The Electronic Frontier Foundation Does a Deep Dive Into the Technology of Corporate Surveillance
Trackers are hiding in nearly every corner of today’s Internet, which is to say nearly every corner of modern life. The average web page shares data with dozens of third-parties. The average mobile app does the same, and many apps collect highly sensitive information like location and call records even when they’re not in use. Tracking also reaches into the physical world. Shopping centers use automatic license-plate readers to track traffic through their parking lots, then share that data with law enforcement. Businesses, concert organizers, and political campaigns use Bluetooth and WiFi beacons to perform passive monitoring of people in their area. Retail stores use face recognition to identify customers, screen for theft, and deliver targeted ads.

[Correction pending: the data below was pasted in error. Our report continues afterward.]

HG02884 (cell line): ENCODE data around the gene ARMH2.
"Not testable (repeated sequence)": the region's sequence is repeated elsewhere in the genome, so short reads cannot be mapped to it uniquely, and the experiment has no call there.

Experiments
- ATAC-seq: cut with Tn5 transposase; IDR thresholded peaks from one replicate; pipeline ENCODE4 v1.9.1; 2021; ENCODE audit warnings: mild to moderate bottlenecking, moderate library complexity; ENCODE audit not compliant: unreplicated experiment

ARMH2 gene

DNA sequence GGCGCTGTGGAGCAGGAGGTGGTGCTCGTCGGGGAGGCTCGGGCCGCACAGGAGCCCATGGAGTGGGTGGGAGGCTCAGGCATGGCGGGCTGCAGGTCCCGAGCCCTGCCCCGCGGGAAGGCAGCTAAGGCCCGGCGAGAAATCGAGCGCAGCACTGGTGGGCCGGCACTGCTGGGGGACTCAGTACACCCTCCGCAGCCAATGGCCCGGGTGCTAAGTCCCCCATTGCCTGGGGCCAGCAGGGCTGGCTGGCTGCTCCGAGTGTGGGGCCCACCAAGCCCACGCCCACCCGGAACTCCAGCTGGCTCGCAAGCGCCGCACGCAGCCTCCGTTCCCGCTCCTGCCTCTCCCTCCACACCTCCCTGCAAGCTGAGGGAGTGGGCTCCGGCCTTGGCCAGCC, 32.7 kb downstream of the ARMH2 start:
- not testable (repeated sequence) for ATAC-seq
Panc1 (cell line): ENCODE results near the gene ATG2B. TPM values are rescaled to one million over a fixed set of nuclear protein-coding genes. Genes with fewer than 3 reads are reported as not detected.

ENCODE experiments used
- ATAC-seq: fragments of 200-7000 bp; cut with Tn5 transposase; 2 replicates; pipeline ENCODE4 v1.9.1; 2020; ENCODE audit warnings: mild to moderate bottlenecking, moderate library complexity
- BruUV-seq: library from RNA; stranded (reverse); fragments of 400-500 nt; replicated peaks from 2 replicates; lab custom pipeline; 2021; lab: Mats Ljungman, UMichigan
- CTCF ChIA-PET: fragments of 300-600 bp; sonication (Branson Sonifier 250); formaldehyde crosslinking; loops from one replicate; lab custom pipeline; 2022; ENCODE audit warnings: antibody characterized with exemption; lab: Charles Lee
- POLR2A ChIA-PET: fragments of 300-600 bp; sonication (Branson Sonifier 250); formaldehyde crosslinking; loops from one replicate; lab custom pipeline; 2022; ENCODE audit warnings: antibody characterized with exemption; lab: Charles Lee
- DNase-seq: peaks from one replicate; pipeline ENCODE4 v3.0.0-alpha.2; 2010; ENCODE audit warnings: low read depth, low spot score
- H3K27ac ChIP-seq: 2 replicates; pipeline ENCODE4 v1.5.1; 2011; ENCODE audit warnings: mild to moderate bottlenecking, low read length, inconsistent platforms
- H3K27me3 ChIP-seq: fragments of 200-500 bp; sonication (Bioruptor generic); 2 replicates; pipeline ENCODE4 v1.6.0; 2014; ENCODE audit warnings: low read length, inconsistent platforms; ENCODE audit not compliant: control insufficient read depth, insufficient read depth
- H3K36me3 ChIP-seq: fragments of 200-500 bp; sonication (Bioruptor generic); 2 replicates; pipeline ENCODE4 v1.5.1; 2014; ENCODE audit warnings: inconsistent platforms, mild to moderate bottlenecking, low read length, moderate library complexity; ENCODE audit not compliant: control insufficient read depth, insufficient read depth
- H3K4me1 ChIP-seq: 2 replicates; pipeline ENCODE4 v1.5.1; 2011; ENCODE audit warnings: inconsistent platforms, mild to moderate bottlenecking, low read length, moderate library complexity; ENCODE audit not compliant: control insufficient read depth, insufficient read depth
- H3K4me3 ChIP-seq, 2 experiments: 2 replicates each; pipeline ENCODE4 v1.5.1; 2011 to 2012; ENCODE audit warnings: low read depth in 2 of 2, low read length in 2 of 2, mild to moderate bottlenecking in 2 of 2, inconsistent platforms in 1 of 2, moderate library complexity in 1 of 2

The tech companies, data brokers, and advertisers behind this surveillance, and the technology that drives it, are largely invisible to the average user. Corporations have built a hall of one-way mirrors: from the inside, you can see only apps, web pages, ads, and yourself reflected by social media. But in the shadows behind the glass, trackers quietly take notes on nearly everything you do. These trackers are not omniscient, but they are widespread and indiscriminate. The data they collect and derive is not perfect, but it is nevertheless extremely sensitive.
This paper will focus on corporate “third-party” tracking: the collection of personal information by companies that users don’t intend to interact with. It will shed light on the technical methods and business practices behind third-party tracking. For journalists, policy makers, and concerned consumers, we hope this paper will demystify the fundamentals of third-party tracking, explain the scope of the problem, and suggest ways for users and legislation to fight back against the status quo.
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